Everything else is the same as other dog breeds since they all are part of the very same canine species.
Health Problems When Breeding Papillons
With a life expectancy ranging from 12 to 16 years, the Papillon is a small but very solid toy breed. However, there are still several health conditions that are affecting Papillons that a breeder should be aware of in order to eradicate them from his bloodline.
Neuroaxonal Dystrophy Disease (NAD)
Only recently appeared in the Papillon breed, Neuroaxonal Dystrophy Disease (NAD) is a disorder where both spinal cord and brain swell progressively in the young puppy. NAD starts a little before the puppy’s 7th to 8th week and euthanasia is usually required by the 20th week of age.
A wobbling head and very poor coordination with the puppy commonly falling at random times are signs of the NAD deteriorating the puppy’s motor functions.
Neuroaxonal Dystrophy Disease is a genetic disorder where both parents must carry the gene in order to have the puppy affected. Although the disease is rare, it is spreading faster and scientists are yet to find the genetic marker.
Appearing at around 3 to 4 years of age, Progressive Retinal Atrophy (PAR) is the most common eye condition for Papillons and many other dog breeds out there. PAR is actually a group of genetic conditions characterized by the degeneration of the retina in both eyes, causing a progressive loss of vision and eventually, total blindness.
Also common, cataracts may affect our butterfly dogs between 6 months old and 8 years old. Make sure your vet checks your dog’s eyes thoroughly at least once a year.
Common is most toy breeds, patellar luxation is the most common orthopedic problem in Papillons. This is why anybody thinking of breeding papillons should understand how to avoid your papillon’s kneecap (patella) from being dislocated from its normal anatomic position, in the groove of the thigh bone.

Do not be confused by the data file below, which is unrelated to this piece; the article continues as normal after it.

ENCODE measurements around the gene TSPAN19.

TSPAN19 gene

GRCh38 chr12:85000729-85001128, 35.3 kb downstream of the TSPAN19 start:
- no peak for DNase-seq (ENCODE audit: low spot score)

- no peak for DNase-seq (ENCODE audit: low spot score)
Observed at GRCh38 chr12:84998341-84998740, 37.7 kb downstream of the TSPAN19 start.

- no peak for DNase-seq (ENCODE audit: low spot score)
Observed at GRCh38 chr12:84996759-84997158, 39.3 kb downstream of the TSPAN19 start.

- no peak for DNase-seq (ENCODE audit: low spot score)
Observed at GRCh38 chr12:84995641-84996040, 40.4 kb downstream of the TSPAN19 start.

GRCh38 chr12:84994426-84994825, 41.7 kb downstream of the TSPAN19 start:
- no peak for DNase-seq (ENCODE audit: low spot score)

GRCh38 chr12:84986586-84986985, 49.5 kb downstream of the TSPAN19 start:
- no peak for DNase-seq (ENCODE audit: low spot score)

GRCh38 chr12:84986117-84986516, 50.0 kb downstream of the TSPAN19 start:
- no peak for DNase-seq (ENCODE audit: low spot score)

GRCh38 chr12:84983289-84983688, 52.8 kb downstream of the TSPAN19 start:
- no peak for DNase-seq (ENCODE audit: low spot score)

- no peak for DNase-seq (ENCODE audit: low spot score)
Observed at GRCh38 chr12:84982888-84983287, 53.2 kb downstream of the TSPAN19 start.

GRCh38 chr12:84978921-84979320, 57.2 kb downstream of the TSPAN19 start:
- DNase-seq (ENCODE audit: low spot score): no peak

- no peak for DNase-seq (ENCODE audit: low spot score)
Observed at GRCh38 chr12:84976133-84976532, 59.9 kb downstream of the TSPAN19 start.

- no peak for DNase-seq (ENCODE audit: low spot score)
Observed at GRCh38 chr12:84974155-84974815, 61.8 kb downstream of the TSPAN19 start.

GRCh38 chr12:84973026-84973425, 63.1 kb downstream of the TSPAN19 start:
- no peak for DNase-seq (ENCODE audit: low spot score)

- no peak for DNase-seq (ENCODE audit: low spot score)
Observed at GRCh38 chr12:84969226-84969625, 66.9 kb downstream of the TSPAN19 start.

Patellar luxations are either caused by a genetic predisposition leading to a malformation of the kneecap, or a trauma that occurred during the dog’s life.
Generally, the owner will see signs after a handful of months if the issue is genetic, an X-ray is also recommended just to be on the safe side. Visit your vet as soon as you notice your dog is limping or skipping in his gait. An unusual sitting posture can also be an indicator of a patellar luxation onset.
Alright, I know. Injuries are not illnesses but they are the first cause of physical and mental issues in Papillons. They are so small and fragile that even falling from a few stairs can hurt them badly.
Bone fractures are a leader in this category since a simple inoffensive jump from your lap to the floor can fracture a bone if the landing is missed, or the floor slippery.
We would recommend you to visit this great page for more medical conditions found within the Papillon breed.
Future of the Papillon Breeding
The Papillon breed is somewhat being spared by the viral trends showcasing ever-smaller toy breeds. Papillon breeders should stick to the current standard and avoid any drift if they want to keep the breed as healthy as it is today.
Papillon breeding is not more or less complicated than with any other dog breed, but more care should be provided throughout the pregnancy and whelping because of the breed’s very small size.
Breeding papillons should be done responsibly we always recommend liaising with your national and regional Papillon clubs to get feedback from them on your breeding program’s ambition. Pay a quick visit to the Papillon Club of America and their health and genetics sections.
If you are ready to breed your papillon dog, make sure you get your whelping kit ready and grab a copy of our bestseller, The Dog Breeder’s Handbook.